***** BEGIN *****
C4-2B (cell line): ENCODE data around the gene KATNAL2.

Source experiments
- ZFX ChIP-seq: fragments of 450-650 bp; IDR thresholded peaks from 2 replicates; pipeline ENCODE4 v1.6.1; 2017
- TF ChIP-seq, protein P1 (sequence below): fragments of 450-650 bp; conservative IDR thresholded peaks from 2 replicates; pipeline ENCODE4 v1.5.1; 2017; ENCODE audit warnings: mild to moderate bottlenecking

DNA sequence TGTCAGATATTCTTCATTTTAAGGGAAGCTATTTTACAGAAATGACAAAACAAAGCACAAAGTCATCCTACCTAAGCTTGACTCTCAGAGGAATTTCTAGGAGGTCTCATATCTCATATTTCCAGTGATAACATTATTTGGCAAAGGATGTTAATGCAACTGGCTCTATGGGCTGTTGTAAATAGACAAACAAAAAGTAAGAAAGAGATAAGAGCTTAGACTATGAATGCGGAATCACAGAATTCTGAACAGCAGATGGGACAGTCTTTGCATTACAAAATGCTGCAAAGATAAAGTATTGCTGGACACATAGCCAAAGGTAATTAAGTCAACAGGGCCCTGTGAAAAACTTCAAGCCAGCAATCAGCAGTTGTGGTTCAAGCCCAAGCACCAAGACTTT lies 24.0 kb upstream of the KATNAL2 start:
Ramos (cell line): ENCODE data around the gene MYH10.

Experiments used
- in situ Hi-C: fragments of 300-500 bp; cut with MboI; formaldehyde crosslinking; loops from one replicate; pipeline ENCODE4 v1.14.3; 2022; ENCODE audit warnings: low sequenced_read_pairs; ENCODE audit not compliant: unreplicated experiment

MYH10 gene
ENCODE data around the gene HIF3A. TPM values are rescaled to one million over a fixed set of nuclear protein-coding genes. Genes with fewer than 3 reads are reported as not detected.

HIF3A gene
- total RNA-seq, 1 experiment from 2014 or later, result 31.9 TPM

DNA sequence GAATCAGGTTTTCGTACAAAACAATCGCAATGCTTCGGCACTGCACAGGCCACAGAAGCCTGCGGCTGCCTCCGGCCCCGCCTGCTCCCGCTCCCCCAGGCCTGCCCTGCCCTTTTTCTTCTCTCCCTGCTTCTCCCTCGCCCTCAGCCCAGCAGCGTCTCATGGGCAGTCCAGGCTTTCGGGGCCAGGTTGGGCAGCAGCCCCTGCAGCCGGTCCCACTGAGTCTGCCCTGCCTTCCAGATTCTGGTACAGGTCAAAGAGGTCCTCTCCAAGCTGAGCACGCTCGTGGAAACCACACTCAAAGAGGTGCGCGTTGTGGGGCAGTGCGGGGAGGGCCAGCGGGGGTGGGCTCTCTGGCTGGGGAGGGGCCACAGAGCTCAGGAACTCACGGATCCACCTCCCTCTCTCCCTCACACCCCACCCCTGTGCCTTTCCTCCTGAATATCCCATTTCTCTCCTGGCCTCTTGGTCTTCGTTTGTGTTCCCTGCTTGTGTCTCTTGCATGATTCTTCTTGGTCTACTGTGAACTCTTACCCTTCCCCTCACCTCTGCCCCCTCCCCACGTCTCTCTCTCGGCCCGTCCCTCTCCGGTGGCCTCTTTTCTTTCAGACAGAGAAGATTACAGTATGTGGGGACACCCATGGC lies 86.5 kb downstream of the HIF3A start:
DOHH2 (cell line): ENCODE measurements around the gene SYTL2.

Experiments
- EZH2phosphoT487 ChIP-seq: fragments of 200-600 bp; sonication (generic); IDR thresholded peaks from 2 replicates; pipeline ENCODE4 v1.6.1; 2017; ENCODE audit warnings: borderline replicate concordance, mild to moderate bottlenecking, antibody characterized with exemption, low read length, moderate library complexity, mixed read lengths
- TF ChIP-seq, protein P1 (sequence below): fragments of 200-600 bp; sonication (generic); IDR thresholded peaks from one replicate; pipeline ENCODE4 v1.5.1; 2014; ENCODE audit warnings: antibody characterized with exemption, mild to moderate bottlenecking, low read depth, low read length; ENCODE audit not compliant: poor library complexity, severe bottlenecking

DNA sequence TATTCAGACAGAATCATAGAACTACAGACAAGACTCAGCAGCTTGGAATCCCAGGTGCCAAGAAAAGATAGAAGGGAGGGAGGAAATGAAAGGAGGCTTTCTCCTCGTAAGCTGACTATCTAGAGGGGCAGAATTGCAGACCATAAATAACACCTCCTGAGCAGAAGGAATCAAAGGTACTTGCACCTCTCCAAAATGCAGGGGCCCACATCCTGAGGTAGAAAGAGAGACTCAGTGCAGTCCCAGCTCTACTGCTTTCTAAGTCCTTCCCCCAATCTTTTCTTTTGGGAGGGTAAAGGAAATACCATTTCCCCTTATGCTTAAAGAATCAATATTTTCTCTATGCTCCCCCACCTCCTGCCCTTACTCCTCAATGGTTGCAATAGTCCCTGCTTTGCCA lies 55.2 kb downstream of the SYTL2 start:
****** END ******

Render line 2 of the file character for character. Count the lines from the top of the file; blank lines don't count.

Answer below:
Source experiments